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  • 3
    ISSN: 1365-2044
    Source: Blackwell Publishing Journal Backfiles 1879-2005
    Topics: Medicine
    Notes: Children with cerebral palsy and severe mental retardation who present for operation may require lower concentrations of inhalational anaesthetics than healthy children. The minimum alveolar concentration (MAC) for halothane was measured in 36 children and adolescents, aged 4–18 years, who underwent orthopaedic surgery. The control group consisted of 12 healthy children (group 1). Children with cerebral palsy and severe mental retardation were allocated to one of two groups: those taking chronic anticonvulsant medication (group 2) (n = 12) and those who did not take any drugs (group 3) (n = 12). The mean (SEM) MAC value for halothane (expressed in volume per cent) was 0.90 (0.02) for healthy children. Children with cerebral palsy had significantly lower MAC values whether they took anticonvulsant drugs or not (0.62 (0.03) and 0.71 (0.10), respectively).
    Type of Medium: Electronic Resource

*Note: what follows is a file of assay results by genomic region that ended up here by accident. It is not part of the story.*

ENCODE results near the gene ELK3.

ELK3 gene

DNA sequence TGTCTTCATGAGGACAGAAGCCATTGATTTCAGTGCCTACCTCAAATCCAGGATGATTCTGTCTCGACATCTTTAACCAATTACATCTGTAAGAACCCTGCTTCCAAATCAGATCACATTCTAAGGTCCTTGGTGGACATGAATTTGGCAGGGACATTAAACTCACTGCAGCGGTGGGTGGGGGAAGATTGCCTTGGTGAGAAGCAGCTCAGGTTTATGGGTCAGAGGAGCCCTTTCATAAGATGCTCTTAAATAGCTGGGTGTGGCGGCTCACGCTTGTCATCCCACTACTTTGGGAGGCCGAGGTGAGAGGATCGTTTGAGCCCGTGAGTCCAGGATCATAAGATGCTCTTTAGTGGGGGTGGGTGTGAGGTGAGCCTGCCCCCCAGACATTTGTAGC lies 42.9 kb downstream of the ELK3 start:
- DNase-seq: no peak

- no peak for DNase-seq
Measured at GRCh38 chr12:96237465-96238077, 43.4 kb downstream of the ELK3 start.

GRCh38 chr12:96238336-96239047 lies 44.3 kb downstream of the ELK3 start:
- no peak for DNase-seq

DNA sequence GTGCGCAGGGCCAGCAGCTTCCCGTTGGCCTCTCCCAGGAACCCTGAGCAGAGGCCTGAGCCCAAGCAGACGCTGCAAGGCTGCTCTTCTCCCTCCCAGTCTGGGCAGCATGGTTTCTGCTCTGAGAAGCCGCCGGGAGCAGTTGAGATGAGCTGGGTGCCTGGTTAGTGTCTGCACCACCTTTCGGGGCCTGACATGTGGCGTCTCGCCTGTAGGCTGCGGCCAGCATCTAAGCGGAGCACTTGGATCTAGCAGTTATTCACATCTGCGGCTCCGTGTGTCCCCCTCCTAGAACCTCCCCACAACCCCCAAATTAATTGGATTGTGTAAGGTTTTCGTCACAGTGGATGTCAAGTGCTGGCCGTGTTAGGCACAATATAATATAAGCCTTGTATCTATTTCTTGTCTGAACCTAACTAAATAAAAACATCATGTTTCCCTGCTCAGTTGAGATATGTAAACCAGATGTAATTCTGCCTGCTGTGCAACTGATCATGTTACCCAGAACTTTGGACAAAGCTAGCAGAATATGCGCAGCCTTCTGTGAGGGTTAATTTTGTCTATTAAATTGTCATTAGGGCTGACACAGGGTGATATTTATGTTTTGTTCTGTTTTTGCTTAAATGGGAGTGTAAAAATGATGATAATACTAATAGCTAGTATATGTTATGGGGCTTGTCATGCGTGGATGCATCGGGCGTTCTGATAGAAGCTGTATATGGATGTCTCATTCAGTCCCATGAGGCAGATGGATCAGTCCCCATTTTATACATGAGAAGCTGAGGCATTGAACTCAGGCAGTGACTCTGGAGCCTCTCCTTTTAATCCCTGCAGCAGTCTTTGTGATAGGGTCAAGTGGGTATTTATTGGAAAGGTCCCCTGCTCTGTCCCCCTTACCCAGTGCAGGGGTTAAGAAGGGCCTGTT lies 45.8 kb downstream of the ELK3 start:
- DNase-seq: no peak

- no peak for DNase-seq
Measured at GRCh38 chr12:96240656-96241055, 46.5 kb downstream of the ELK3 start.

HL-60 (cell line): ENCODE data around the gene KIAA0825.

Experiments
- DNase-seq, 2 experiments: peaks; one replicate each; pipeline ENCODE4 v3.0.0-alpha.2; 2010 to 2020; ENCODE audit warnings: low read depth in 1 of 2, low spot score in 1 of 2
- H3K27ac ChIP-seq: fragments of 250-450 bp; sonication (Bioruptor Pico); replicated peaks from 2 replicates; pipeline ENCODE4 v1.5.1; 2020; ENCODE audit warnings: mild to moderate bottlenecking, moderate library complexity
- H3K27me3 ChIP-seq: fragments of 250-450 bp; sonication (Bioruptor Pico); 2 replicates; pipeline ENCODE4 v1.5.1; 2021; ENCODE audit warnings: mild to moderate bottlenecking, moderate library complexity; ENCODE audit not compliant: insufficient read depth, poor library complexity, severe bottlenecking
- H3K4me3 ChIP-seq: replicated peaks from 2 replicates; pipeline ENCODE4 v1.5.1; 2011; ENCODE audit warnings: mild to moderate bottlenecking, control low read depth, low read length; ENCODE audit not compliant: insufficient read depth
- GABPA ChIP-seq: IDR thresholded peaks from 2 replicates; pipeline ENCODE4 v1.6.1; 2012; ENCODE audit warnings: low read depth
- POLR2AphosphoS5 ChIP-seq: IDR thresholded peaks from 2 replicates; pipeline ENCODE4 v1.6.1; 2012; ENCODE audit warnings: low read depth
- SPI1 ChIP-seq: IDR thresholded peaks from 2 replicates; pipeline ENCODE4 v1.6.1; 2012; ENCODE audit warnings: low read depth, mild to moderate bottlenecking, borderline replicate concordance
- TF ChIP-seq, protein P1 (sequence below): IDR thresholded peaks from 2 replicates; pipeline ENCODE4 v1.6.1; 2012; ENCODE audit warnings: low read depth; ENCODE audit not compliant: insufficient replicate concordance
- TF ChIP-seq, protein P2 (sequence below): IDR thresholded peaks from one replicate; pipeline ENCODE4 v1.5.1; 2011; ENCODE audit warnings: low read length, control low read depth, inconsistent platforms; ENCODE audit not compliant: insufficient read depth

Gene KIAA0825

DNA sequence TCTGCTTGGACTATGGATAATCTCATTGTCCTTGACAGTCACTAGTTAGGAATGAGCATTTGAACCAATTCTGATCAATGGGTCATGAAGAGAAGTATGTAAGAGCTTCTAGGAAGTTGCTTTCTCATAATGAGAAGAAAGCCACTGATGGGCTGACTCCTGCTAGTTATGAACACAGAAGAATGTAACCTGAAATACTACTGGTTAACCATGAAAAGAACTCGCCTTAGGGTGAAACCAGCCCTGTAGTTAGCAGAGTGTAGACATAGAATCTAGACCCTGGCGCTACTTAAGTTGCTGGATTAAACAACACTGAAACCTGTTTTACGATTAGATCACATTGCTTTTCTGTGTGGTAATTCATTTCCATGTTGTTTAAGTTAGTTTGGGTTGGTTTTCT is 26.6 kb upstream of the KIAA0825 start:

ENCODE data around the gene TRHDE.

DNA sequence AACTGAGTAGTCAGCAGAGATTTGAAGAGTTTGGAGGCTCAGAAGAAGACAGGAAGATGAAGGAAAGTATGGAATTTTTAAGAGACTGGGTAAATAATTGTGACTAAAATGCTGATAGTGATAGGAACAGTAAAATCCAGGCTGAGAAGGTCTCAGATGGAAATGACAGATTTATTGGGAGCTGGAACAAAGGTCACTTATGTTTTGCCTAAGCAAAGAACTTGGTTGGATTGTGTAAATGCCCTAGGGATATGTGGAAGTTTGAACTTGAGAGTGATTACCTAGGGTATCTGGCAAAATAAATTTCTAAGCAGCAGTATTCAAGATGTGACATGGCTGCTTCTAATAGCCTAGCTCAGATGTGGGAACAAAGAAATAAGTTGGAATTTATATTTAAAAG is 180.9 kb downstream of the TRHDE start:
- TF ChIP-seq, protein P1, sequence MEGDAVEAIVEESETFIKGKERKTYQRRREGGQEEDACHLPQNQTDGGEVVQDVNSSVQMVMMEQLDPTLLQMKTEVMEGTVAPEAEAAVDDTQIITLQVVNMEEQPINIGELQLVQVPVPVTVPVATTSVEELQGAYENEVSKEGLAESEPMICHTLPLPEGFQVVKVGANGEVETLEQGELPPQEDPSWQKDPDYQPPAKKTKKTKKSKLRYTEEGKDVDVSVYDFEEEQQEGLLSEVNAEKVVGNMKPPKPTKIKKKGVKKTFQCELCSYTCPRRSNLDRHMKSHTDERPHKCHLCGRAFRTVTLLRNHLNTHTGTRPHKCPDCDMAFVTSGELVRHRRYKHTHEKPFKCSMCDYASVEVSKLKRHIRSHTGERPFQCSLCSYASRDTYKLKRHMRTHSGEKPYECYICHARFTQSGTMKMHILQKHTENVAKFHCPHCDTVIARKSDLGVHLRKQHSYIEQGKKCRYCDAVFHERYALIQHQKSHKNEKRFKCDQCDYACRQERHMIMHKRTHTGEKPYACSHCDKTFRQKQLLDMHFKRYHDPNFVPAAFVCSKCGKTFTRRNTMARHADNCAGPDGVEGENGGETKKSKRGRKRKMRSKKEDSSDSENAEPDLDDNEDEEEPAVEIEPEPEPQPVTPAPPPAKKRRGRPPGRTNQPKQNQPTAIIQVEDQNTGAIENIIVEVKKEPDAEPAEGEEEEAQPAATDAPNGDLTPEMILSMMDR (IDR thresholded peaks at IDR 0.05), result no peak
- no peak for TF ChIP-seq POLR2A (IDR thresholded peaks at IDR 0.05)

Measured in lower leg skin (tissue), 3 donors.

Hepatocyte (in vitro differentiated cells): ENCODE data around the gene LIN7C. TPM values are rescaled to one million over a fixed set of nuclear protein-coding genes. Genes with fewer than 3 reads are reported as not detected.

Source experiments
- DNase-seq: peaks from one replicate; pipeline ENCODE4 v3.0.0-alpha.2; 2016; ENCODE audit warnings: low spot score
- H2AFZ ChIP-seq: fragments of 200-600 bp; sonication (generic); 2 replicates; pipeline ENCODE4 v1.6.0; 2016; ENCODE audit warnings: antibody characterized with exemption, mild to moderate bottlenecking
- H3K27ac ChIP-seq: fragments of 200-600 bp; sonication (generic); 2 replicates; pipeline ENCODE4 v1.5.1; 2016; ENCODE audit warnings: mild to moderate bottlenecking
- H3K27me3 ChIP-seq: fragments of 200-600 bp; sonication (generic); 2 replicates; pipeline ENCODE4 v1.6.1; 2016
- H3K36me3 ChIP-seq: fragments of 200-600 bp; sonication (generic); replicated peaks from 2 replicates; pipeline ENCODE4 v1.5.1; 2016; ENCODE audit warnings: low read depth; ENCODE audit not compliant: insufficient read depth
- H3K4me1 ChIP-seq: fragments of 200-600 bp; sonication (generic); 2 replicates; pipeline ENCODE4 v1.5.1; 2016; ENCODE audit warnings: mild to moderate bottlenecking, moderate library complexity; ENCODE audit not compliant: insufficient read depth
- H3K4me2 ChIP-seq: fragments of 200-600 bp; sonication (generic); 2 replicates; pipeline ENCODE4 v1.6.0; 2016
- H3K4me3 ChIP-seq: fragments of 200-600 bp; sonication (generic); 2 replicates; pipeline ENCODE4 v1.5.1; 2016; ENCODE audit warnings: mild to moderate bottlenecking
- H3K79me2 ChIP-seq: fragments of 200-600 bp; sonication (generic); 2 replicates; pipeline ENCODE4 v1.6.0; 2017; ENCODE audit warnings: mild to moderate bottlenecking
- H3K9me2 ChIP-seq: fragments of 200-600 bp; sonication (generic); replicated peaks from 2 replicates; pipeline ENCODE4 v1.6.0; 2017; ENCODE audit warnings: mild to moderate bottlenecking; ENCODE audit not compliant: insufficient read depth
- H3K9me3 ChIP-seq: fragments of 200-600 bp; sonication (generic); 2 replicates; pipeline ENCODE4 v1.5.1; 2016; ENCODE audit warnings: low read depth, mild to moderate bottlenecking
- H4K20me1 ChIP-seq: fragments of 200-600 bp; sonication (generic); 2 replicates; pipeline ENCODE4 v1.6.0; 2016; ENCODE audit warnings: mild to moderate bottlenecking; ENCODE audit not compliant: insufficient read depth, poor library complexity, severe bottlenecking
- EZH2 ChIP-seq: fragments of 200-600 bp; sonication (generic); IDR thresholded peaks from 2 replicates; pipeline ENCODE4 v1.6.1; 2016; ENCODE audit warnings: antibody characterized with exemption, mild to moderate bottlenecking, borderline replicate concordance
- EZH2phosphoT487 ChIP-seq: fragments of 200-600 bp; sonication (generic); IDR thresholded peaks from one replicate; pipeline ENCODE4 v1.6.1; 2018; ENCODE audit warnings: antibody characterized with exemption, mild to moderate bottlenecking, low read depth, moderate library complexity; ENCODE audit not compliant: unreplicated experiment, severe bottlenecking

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  • 4
    ISSN: 1600-0757
    Source: Blackwell Publishing Journal Backfiles 1879-2005
    Topics: Medicine
    Type of Medium: Electronic Resource
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  • 5
    ISSN: 1600-0501
    Source: Blackwell Publishing Journal Backfiles 1879-2005
    Topics: Medicine
    Notes: The aim of this investigation was to test the hypothesis that membrane permeability is necessary in bone formation using the principle of guided tissue regeneration. On the forehead of 8 rabbits. titanium test cylinders were anchored in the calvaria. These cylinders were either covered by an expanded polytetrafluoroethylene (e-PTFE) membrane generating a chamber for bone formation or they were sealed off by cast titanium. The implanted cylinders were covered by resuturing the periosteum and the cutaneous flap. After 8 months of healing. new bone had formed in all cylinders in all animals irrespective of whether the chamber for bone formation was sealed off by cast titanium or the e-PTFE membrane. Based on these results, we conclude that permeability of the membrane is not necessary in the guided generation of new bone.